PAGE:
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The squarial – see what happens when non-technical marketing folk bet the company on someone else's new technology


In August 1988, two months after Sky and Astra announced that they would be using the old PAL TV system, not Europe's new MAC, BSB invited the press to a demonstration which promised to show how much better MAC pictures could be than PAL.

But when the event got under way the technical niceties of MAC picture quality were shoved aside. Instead BSB’s executives unveiled a new kind of aerial which they called a “squarial”  - a small flat square plate, which was claimed to do the same job as the larger dish aerials then needed for satellite reception.

The squarial was a surprise to everyone, including the four companies which had signed to manufacture the BSB receivers that would have to work with the new aerial. The squarial deal, with British company Fortel, had been struck only hours earlier.  Press and tv crews were in such hurry to report the news that they forgot to ask if it actually worked; which it didn’t.

All that then existed was a wood and plastics dummy.  But believing that someone would easily be able to make the 25cm squarial work as well as a much larger dish, BSB built a whole advertising campaign on the squarial.

There was actually nothing new in the idea of a flat plate aerial, made from a honeycomb of tiny cell aerials, all connected together by wire tracks. The military already used them. The BBC had researched the idea for consumer use but decided they would be too expensive for consumer use. Matsushita/Panasonic sold flat plate aerials in Japan but they cost a lot more than dishes.

To be able to a launch its service with at least a few squarials, BSB ordered a batch from Japan. They were bigger and more expensive than BSB had promised. BSB also offered ordinary dishes of squarish shape.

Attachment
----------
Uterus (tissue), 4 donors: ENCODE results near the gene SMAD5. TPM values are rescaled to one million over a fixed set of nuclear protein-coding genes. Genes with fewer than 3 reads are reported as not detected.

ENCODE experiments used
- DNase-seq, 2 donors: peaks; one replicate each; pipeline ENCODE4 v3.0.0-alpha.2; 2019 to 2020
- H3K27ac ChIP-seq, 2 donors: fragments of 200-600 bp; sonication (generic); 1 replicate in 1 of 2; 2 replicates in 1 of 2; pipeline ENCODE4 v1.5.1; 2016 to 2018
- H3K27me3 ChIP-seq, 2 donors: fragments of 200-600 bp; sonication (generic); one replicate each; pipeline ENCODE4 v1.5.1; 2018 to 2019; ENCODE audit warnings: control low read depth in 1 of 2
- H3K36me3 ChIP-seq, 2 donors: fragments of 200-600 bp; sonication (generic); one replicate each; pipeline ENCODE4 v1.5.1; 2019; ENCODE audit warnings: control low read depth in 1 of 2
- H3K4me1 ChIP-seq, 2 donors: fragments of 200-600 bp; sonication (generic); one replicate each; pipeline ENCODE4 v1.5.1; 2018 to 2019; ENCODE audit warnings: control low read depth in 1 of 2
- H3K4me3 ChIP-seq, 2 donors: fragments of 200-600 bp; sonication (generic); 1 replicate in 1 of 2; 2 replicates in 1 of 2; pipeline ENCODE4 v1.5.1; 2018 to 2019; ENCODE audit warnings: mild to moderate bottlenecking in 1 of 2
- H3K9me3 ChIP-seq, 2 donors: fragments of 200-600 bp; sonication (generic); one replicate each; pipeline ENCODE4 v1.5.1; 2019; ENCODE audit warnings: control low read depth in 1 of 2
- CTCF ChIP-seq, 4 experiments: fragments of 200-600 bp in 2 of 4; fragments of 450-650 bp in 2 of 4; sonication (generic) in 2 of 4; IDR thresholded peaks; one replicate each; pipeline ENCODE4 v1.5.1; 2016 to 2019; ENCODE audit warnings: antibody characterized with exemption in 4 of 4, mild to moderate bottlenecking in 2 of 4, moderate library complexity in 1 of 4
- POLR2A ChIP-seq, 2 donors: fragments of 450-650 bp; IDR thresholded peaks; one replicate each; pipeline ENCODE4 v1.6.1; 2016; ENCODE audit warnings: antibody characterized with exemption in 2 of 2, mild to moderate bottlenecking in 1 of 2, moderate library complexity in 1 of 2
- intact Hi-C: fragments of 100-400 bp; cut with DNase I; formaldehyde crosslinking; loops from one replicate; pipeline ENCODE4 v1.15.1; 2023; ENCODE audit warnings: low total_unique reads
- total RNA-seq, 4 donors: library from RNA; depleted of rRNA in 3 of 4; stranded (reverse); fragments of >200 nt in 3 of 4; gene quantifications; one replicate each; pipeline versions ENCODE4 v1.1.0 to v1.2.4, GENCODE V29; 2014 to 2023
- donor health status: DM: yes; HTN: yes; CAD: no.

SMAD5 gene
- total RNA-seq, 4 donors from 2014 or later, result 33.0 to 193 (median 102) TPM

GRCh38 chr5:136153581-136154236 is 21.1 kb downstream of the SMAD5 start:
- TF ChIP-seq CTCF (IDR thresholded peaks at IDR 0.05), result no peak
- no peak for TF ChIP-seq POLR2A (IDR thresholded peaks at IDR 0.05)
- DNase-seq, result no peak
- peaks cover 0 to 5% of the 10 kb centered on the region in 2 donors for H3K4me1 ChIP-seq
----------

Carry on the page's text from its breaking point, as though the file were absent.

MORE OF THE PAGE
STC in Paignton was first to make a truly British squarial. These were still bigger than promised, 38 cm across, and more expensive than a dish. But at least they worked as promised.

 Unfortunately supplies of STC's squarial reached the shops only shortly before BSB's spectacular collapse into merger with its deadly rival Sky. STC tried making bigger squarials for use with Sky's weaker signals, but most people are quite happy with a cheaper dish. They really don’t care about subtleties or shape for something stuck high up outside on a wall.

Nortel later bought STC and modified the squarial yet again, for use with telephone systems that use microwave radio lines instead of wires. But that proved to be another sad story.

Anthony Simmonds Gooding showing off his squarial David Eglise showing off his squarial Ref  T032a
Andy Coleman with squarial
BSB Executives Anthony Simmons-Gooding, David Eglise and  Andy Coleman showing off squarials


Comparing a squarial with a big dish

Inside the squarial Inside the squarial
Inside the squarial there were many small aerial cells  
Dish and squarial Squarial on house
BSB Squarish dish
BSB never missed an opportunity to compare a small squarial with a large dish - but BSB had to offer squarish dishes when squarials were unavailable


Squarial with receiver

A squarish dish was offered when the squarial was not available (above) before STC made squarials in the UK (right and below)

STC squarial
STC squarial STC squarial
Squarial alongside dish
Another opportunity to compare a small squarial with a large dish - before Sky came up with smaller dishes
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